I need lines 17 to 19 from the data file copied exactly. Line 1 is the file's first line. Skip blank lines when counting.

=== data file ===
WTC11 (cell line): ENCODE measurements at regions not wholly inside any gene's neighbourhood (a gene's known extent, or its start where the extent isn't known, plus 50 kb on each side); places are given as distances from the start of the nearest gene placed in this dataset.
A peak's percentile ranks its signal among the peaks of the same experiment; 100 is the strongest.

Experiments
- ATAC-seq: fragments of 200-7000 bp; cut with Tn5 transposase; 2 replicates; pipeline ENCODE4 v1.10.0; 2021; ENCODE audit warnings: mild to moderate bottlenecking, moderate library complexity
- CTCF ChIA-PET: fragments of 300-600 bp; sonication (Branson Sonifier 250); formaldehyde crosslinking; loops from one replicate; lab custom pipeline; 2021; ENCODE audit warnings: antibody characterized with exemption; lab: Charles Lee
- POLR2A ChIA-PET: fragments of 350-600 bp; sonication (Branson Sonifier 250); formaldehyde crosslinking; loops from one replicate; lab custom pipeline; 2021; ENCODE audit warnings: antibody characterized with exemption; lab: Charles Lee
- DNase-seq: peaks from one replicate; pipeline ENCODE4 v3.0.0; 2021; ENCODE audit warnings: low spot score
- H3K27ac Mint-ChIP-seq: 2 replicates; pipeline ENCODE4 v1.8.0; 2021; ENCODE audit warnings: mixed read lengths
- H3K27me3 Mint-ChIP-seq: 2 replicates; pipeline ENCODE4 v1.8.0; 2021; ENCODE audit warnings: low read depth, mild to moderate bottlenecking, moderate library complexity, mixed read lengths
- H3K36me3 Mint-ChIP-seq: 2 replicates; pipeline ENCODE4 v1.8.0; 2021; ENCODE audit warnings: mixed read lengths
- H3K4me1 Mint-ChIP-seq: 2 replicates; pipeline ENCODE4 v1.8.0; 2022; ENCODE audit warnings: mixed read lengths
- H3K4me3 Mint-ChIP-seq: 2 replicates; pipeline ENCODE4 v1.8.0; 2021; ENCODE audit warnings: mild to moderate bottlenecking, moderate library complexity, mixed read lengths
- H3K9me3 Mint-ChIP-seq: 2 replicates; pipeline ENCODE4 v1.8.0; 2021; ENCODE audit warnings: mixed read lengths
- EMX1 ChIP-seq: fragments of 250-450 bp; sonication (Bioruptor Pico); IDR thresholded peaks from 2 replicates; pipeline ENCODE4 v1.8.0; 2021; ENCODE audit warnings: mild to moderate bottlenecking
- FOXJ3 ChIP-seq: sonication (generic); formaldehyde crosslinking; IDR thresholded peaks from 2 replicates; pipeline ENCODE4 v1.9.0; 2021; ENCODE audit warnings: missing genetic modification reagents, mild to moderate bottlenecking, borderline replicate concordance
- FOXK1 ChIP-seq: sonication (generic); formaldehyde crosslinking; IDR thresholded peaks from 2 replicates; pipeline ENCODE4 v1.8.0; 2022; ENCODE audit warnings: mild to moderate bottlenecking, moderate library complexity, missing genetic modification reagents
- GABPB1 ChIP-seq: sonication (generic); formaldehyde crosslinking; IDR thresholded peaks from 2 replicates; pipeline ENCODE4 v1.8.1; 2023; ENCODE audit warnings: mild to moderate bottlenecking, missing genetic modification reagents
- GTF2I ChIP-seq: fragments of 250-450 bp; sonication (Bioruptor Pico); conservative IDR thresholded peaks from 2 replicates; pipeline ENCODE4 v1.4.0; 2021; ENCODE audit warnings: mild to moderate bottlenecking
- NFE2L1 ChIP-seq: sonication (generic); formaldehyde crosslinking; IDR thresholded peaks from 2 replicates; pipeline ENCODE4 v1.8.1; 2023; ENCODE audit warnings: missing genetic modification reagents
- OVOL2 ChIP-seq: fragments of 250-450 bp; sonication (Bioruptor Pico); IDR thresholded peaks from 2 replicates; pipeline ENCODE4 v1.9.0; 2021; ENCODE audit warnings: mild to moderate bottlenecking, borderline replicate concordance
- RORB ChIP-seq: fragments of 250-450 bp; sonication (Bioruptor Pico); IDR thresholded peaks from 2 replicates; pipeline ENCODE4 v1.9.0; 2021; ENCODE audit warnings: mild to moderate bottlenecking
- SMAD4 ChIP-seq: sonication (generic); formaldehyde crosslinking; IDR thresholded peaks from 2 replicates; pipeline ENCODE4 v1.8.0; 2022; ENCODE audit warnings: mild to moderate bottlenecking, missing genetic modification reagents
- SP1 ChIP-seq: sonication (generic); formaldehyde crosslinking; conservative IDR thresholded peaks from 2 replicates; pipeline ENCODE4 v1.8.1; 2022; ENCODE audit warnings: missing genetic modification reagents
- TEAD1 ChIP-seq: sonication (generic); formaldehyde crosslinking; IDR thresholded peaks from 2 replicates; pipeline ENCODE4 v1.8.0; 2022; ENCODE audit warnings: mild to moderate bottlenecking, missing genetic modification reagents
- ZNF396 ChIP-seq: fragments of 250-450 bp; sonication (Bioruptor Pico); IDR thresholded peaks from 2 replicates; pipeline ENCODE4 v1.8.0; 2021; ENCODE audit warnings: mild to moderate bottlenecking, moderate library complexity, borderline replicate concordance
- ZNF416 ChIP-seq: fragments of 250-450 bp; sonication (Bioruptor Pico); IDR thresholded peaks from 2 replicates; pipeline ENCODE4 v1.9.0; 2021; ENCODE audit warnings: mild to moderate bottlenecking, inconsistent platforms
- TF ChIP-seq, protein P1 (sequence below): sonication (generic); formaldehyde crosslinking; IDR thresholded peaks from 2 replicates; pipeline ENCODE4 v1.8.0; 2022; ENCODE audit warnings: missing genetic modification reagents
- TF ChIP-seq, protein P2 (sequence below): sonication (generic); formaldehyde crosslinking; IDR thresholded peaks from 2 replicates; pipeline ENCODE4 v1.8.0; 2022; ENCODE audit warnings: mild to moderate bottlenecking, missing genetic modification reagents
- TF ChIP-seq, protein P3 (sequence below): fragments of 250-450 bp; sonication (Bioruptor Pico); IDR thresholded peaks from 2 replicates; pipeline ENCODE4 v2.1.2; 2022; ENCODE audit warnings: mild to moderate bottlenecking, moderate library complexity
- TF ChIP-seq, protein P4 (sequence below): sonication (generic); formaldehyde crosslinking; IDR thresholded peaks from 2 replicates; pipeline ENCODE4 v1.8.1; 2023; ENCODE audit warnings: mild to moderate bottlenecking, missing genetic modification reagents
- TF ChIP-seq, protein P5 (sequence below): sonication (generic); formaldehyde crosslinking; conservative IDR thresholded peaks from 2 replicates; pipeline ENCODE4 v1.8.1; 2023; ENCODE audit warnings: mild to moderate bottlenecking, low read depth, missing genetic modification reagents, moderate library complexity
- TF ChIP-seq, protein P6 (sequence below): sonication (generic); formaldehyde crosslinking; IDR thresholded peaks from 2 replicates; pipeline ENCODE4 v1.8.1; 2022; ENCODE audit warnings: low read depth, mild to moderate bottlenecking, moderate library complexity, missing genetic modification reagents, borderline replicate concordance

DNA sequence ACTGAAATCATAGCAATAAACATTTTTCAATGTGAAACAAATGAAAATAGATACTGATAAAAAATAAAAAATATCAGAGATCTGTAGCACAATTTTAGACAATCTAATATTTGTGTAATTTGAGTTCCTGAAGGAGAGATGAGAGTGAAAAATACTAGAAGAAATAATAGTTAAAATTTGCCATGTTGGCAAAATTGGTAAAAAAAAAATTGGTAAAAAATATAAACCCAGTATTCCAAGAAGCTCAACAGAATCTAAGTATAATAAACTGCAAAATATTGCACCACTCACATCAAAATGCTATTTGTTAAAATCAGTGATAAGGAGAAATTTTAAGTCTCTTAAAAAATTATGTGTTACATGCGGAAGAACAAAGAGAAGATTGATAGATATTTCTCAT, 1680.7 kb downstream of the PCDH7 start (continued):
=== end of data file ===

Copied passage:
- GABPB1 ChIP-seq: sonication (generic); formaldehyde crosslinking; IDR thresholded peaks from 2 replicates; pipeline ENCODE4 v1.8.1; 2023; ENCODE audit warnings: mild to moderate bottlenecking, missing genetic modification reagents
- GTF2I ChIP-seq: fragments of 250-450 bp; sonication (Bioruptor Pico); conservative IDR thresholded peaks from 2 replicates; pipeline ENCODE4 v1.4.0; 2021; ENCODE audit warnings: mild to moderate bottlenecking
- NFE2L1 ChIP-seq: sonication (generic); formaldehyde crosslinking; IDR thresholded peaks from 2 replicates; pipeline ENCODE4 v1.8.1; 2023; ENCODE audit warnings: missing genetic modification reagents